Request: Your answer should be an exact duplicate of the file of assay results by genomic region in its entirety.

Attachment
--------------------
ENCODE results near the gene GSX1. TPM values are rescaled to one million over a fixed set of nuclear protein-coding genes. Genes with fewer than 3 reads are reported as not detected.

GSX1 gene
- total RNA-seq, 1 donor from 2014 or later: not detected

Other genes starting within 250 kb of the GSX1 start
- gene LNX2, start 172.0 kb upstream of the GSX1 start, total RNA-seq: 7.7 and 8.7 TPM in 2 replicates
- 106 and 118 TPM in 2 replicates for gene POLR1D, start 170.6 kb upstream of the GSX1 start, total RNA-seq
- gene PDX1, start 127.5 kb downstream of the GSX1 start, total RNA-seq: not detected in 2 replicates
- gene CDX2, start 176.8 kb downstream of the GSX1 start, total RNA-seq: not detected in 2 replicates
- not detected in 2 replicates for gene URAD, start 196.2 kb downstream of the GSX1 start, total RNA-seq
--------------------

ENCODE results near the gene GSX1. TPM values are rescaled to one million over a fixed set of nuclear protein-coding genes. Genes with fewer than 3 reads are reported as not detected.

GSX1 gene
- total RNA-seq, 1 donor from 2014 or later: not detected

Other genes starting within 250 kb of the GSX1 start
- gene LNX2, start 172.0 kb upstream of the GSX1 start, total RNA-seq: 7.7 and 8.7 TPM in 2 replicates
- 106 and 118 TPM in 2 replicates for gene POLR1D, start 170.6 kb upstream of the GSX1 start, total RNA-seq
- gene PDX1, start 127.5 kb downstream of the GSX1 start, total RNA-seq: not detected in 2 replicates
- gene CDX2, start 176.8 kb downstream of the GSX1 start, total RNA-seq: not detected in 2 replicates
- not detected in 2 replicates for gene URAD, start 196.2 kb downstream of the GSX1 start, total RNA-seq